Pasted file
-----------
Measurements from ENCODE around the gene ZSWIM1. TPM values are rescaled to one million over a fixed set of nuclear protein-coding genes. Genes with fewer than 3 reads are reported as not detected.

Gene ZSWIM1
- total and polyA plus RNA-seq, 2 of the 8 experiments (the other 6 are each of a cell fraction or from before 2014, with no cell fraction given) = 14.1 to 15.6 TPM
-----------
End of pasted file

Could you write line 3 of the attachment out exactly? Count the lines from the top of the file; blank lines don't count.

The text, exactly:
- total and polyA plus RNA-seq, 2 of the 8 experiments (the other 6 are each of a cell fraction or from before 2014, with no cell fraction given) = 14.1 to 15.6 TPM